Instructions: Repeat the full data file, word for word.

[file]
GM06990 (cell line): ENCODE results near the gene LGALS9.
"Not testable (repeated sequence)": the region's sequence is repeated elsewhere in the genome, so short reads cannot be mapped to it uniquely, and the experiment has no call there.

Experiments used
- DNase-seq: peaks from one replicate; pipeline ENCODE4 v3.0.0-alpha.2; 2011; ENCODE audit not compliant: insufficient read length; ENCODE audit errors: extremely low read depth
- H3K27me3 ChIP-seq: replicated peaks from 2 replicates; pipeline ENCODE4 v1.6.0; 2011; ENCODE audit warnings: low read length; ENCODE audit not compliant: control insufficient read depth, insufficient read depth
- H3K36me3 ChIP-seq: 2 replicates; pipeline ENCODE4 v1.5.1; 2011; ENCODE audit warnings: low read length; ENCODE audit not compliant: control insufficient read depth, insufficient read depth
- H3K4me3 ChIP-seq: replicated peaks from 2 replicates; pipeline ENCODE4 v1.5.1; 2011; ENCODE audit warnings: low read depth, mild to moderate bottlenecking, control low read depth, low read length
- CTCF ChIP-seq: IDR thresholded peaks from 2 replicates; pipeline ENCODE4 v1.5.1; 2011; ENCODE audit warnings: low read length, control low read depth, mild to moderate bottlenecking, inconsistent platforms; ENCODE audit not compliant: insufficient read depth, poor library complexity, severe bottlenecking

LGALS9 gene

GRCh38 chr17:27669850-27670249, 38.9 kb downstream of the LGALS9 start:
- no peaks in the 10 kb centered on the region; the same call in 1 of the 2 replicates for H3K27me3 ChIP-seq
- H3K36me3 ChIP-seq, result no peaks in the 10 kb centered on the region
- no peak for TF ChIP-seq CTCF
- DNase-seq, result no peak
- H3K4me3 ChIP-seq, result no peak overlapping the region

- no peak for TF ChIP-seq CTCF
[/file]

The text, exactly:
GM06990 (cell line): ENCODE results near the gene LGALS9.
"Not testable (repeated sequence)": the region's sequence is repeated elsewhere in the genome, so short reads cannot be mapped to it uniquely, and the experiment has no call there.

Experiments used
- DNase-seq: peaks from one replicate; pipeline ENCODE4 v3.0.0-alpha.2; 2011; ENCODE audit not compliant: insufficient read length; ENCODE audit errors: extremely low read depth
- H3K27me3 ChIP-seq: replicated peaks from 2 replicates; pipeline ENCODE4 v1.6.0; 2011; ENCODE audit warnings: low read length; ENCODE audit not compliant: control insufficient read depth, insufficient read depth
- H3K36me3 ChIP-seq: 2 replicates; pipeline ENCODE4 v1.5.1; 2011; ENCODE audit warnings: low read length; ENCODE audit not compliant: control insufficient read depth, insufficient read depth
- H3K4me3 ChIP-seq: replicated peaks from 2 replicates; pipeline ENCODE4 v1.5.1; 2011; ENCODE audit warnings: low read depth, mild to moderate bottlenecking, control low read depth, low read length
- CTCF ChIP-seq: IDR thresholded peaks from 2 replicates; pipeline ENCODE4 v1.5.1; 2011; ENCODE audit warnings: low read length, control low read depth, mild to moderate bottlenecking, inconsistent platforms; ENCODE audit not compliant: insufficient read depth, poor library complexity, severe bottlenecking

LGALS9 gene

GRCh38 chr17:27669850-27670249, 38.9 kb downstream of the LGALS9 start:
- no peaks in the 10 kb centered on the region; the same call in 1 of the 2 replicates for H3K27me3 ChIP-seq
- H3K36me3 ChIP-seq, result no peaks in the 10 kb centered on the region
- no peak for TF ChIP-seq CTCF
- DNase-seq, result no peak
- H3K4me3 ChIP-seq, result no peak overlapping the region

- no peak for TF ChIP-seq CTCF